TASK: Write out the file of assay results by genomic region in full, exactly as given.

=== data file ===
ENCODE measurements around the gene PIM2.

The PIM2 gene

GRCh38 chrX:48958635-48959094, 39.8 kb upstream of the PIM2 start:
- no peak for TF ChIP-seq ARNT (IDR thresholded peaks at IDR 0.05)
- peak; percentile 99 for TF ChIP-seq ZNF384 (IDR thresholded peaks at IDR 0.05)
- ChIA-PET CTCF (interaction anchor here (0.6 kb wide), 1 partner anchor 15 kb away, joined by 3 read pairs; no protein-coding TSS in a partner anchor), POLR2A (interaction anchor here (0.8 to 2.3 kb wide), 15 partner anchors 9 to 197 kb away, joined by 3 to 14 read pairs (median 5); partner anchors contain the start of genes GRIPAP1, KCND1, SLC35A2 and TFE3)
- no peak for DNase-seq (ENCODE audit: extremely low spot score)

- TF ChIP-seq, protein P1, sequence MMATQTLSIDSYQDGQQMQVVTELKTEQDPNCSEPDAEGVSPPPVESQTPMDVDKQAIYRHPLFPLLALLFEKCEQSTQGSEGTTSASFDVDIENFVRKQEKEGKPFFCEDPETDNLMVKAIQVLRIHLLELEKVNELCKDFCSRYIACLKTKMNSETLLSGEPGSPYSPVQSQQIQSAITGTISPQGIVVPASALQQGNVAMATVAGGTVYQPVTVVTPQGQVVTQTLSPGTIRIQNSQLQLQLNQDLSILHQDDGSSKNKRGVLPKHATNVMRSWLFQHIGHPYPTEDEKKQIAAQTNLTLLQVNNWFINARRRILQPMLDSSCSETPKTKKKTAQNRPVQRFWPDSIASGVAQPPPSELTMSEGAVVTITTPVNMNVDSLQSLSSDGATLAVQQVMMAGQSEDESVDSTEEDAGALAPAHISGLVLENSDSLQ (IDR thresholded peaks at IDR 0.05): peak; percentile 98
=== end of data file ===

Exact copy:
ENCODE measurements around the gene PIM2.

The PIM2 gene

GRCh38 chrX:48958635-48959094, 39.8 kb upstream of the PIM2 start:
- no peak for TF ChIP-seq ARNT (IDR thresholded peaks at IDR 0.05)
- peak; percentile 99 for TF ChIP-seq ZNF384 (IDR thresholded peaks at IDR 0.05)
- ChIA-PET CTCF (interaction anchor here (0.6 kb wide), 1 partner anchor 15 kb away, joined by 3 read pairs; no protein-coding TSS in a partner anchor), POLR2A (interaction anchor here (0.8 to 2.3 kb wide), 15 partner anchors 9 to 197 kb away, joined by 3 to 14 read pairs (median 5); partner anchors contain the start of genes GRIPAP1, KCND1, SLC35A2 and TFE3)
- no peak for DNase-seq (ENCODE audit: extremely low spot score)

- TF ChIP-seq, protein P1, sequence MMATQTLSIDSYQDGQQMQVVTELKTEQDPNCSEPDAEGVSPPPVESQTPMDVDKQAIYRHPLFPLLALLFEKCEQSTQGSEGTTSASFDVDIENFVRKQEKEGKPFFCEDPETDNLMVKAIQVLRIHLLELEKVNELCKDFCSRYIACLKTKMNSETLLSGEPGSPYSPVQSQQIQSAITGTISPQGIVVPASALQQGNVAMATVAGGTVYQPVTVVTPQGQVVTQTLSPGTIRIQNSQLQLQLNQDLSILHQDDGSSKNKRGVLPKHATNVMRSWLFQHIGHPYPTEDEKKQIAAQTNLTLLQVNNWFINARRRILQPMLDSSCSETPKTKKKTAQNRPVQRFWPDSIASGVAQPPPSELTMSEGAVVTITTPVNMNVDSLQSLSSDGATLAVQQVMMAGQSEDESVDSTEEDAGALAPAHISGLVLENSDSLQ (IDR thresholded peaks at IDR 0.05): peak; percentile 98